? Ruggiero and Griffin: Working families deserve concrete solutions, not just campaign soundbites

Authors: Ron Ruggiero, Felicia Griffin - October 20, 2016 - Updated: October 17, 2016

Ron Ruggiero
Ron Ruggiero

Finally, some good news about working families in this country: in 2015, lower and middle income workers saw real income gains, and the median income gain was 5.2 percent. It confirms what most of us know: working families are what is leading us out of the recession. They are the bedrock of the recovery. When lower and middle income workers make money, they spend it on consumer goods and services, keeping their local economy humming.

But this good news isn’t enough. It can’t be a one-off. We have lived through decades of wage stagnation and the hollowing out of the middle-class. In fact, according to the Colorado Center on Law and Policy, the median wage in Colorado is the same as it was in 1985. Too many families are still one paycheck away from disaster, and too many Americans are flying without a financial safety net. In fact, a study done by the Federal Reserve found that 46 percent of Americans said they did not have enough money to cover a $400 emergency expense. The pain, fear and economic anxiety is real and should be addressed, not swept under the rug. Politicians should address it and fix it, not just campaign on it.

We need a sustained dedication, not election-year lip service, to the policies that make a real difference for working families — raising the minimum wage, family leave, sick leave, the right to organize and collectively bargain, investment in our infrastructure and voting rights. We must demand that those at the top stop being greedy, stop price gouging consumers, and start paying workers their fair share for their contribution to this country. We need years of sustained wage growth for working families to end the deep economic pain and anger that is rippling through our country and endangering our very democracy.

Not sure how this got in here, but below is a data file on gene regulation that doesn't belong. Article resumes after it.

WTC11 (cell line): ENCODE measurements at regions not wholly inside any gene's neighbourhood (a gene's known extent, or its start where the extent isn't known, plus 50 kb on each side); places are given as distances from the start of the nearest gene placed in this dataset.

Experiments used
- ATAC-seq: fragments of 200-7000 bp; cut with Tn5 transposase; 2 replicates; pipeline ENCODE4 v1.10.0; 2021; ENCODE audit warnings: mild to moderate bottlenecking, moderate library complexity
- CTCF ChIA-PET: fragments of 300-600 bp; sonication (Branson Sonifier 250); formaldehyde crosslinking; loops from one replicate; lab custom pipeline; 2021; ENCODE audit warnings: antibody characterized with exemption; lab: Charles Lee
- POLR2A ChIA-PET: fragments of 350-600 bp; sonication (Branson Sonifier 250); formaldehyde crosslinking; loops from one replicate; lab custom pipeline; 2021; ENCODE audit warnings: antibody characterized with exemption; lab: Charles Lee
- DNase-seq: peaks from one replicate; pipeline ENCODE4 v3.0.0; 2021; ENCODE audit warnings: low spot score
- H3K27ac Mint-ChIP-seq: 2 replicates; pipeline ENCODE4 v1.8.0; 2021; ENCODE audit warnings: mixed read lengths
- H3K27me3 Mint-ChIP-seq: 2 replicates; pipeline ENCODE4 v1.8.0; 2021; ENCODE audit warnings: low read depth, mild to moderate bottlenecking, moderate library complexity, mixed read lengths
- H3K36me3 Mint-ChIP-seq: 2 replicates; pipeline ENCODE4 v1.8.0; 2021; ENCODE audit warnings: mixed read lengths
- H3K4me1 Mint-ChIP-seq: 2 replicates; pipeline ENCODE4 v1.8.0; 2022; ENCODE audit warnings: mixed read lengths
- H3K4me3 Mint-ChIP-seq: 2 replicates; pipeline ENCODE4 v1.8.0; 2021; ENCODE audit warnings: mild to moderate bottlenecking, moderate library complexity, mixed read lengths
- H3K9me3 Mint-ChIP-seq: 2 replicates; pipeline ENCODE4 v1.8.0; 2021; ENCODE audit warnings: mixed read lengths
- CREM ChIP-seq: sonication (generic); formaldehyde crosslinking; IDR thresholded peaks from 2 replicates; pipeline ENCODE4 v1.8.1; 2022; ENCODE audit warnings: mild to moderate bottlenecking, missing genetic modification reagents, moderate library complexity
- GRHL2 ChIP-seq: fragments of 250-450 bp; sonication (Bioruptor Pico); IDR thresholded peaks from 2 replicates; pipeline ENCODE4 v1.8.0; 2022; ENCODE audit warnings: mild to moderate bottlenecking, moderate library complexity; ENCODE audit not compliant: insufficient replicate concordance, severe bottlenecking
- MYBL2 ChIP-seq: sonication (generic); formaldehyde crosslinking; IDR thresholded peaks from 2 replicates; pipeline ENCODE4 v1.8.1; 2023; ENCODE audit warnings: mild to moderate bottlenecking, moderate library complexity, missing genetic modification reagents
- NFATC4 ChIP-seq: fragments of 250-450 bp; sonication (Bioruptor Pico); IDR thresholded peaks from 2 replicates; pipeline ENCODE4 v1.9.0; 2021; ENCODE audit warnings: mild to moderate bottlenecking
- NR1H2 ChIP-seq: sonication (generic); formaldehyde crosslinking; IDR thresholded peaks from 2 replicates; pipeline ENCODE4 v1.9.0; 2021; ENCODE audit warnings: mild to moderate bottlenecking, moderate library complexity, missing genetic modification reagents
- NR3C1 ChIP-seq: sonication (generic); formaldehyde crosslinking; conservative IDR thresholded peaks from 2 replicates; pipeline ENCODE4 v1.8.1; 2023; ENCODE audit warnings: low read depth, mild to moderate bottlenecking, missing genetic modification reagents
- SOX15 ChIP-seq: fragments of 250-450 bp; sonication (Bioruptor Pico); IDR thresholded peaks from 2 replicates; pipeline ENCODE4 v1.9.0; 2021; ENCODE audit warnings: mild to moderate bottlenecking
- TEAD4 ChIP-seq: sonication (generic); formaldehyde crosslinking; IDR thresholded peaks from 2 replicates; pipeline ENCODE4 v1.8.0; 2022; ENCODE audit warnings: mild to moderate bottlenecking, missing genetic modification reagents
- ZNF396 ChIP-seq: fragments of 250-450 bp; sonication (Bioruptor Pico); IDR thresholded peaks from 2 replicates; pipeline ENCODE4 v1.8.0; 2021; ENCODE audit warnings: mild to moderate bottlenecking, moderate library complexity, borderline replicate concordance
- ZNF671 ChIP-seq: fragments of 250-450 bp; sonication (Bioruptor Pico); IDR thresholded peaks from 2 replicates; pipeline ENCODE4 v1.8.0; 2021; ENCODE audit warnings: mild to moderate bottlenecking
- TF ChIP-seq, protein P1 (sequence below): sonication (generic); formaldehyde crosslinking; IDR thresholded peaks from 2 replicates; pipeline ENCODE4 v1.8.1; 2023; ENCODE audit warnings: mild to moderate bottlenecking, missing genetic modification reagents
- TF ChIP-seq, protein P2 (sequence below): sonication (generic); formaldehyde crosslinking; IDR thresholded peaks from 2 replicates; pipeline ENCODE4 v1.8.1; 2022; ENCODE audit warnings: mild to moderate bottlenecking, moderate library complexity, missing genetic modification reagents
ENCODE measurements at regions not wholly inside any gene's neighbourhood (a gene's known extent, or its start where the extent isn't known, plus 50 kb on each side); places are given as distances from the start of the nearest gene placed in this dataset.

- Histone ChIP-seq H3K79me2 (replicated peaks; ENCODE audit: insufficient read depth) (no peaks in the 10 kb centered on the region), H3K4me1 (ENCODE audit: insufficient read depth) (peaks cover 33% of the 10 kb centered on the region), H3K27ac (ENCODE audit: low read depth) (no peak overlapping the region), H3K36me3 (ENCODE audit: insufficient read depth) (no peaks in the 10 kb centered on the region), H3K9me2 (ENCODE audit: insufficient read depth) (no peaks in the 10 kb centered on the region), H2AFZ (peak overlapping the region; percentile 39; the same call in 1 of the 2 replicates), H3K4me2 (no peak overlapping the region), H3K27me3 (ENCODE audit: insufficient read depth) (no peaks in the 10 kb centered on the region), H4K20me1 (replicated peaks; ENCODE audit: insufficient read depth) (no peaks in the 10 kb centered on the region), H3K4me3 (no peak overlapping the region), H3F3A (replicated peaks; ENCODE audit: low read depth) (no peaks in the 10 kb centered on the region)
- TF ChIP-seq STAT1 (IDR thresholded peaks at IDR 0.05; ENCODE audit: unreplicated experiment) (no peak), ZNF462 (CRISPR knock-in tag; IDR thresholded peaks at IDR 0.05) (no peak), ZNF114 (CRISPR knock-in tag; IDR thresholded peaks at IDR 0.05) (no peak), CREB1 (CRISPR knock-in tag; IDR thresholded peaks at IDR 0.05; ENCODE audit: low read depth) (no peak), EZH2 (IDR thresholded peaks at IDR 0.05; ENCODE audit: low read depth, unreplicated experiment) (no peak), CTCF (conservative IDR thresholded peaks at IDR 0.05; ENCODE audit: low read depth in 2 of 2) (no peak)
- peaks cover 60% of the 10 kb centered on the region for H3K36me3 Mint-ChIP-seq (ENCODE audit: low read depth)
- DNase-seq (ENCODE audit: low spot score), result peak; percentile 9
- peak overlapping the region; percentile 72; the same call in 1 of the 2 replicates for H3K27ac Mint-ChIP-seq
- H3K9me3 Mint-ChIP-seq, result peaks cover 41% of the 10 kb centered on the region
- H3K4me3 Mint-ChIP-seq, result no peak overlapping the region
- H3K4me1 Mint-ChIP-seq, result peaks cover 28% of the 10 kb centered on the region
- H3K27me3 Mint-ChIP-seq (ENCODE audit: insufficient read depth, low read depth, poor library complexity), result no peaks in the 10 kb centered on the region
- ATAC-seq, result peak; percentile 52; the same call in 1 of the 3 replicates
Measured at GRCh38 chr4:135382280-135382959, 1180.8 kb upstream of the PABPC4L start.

When Service Employees International Union started the Fight for $15 and a Union campaign, we were greeted with skepticism, to put it politely.  Working people were told that it was unattainable. Now, the campaign has become a movement that has resulted in raises for over 20 million Americans. Right here in Denver, over 2,400 janitors in the Denver metro are just signed a contract that puts them on a path to $15 an hour by 2020.

Felcia Griffin
Felcia Griffin

This is not only a victory for our members and their families — it will help raise wages for other workers across our local economy as companies compete for workers. As the late, great Molly Ivins put it, “If you are making a decent salary in a non union company, you owe that to the unions. One thing that corporations do not do is give out money out of the goodness of their hearts.” Collective bargaining, minimum wage, and other policies that lift up wages cascade out throughout the economy and can put us on a high road, high wage economy, rather than the low road, low wage that we’ve been on for far too long in America.

Janitors, service workers, and all employees should be paid decently. No one should work full time and live in poverty. No one should be scared of losing their home or not being able to feed their family because they’re not being paid enough. We all deserve a strong, and durable, local economy that is fueled by good jobs.

It’s a question for which we will demand an answer from of our public servants — whose side are you on? Are you ready to truly solve the economic problems facing working families? Or, will we allow economic insecurity to drive dangerous political instability for years to come?

Let’s choose real solutions.

Ron Ruggiero

Ron Ruggiero is the president of SEIU 105.

Felicia Griffin

Felicia Griffin is the executive director of FRESC: Good Jobs, Strong Communities.